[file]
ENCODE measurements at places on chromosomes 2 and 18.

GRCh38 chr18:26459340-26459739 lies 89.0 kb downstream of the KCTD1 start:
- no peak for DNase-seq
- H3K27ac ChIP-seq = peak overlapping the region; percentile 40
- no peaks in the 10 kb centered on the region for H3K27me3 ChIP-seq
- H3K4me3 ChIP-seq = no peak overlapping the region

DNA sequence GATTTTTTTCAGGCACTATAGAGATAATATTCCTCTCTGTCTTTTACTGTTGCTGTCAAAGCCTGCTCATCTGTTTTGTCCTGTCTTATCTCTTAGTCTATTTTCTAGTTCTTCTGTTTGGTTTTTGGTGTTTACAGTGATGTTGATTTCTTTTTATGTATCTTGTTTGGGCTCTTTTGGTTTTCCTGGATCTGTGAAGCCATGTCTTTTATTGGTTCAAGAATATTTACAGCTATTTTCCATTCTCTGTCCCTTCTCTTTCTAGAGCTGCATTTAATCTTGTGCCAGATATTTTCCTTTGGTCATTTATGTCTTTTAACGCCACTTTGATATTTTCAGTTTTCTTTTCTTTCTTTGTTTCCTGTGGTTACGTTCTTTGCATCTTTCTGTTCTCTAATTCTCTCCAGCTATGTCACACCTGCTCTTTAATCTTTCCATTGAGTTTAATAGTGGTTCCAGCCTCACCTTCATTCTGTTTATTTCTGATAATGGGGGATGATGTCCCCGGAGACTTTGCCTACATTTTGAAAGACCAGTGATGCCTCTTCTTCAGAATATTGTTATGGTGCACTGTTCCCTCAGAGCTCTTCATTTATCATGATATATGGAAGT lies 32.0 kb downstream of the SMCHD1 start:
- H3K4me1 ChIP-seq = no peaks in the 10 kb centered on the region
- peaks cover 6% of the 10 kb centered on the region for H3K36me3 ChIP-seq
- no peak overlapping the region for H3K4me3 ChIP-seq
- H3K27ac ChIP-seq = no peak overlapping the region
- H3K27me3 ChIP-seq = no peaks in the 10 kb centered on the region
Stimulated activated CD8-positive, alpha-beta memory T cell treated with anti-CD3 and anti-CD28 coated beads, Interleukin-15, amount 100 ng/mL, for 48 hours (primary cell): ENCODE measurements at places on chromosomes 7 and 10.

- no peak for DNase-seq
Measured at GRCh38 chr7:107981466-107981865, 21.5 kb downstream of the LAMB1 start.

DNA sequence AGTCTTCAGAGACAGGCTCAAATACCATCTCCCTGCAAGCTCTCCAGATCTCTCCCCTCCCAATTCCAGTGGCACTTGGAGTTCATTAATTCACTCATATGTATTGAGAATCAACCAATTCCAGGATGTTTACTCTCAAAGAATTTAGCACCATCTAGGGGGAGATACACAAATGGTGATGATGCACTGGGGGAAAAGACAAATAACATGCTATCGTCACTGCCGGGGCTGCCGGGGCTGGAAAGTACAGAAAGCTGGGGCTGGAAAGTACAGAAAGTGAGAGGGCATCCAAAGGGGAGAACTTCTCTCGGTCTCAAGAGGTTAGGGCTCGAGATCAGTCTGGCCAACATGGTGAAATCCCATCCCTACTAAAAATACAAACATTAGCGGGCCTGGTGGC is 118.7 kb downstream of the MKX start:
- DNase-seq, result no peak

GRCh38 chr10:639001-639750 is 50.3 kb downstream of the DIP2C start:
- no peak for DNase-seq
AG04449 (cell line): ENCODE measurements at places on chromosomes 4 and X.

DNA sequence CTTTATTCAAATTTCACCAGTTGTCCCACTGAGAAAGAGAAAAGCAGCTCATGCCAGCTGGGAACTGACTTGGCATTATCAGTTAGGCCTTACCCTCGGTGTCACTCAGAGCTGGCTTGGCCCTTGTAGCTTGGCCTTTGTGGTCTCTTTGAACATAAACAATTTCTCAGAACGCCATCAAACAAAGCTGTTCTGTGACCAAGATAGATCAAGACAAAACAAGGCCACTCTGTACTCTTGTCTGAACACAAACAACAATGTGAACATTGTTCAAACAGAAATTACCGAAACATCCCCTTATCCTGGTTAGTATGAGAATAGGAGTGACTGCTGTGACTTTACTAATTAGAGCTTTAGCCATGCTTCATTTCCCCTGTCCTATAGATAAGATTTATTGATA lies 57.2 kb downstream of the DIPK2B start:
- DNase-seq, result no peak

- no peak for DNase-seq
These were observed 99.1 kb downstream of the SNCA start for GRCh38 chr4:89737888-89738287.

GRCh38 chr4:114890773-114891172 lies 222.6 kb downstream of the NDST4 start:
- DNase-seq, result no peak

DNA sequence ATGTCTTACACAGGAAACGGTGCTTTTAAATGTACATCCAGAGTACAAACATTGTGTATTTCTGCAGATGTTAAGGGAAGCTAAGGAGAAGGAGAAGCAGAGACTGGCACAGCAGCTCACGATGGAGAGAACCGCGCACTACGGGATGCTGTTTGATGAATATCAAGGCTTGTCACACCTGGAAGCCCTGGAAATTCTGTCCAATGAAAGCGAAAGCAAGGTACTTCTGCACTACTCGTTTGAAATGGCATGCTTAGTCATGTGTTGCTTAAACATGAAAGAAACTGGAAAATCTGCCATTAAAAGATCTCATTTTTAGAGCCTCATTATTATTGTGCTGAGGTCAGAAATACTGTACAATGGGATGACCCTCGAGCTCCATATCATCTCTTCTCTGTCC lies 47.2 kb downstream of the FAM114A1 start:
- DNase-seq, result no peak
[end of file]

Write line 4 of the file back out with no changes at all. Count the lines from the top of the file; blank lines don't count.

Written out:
- H3K27ac ChIP-seq = peak overlapping the region; percentile 40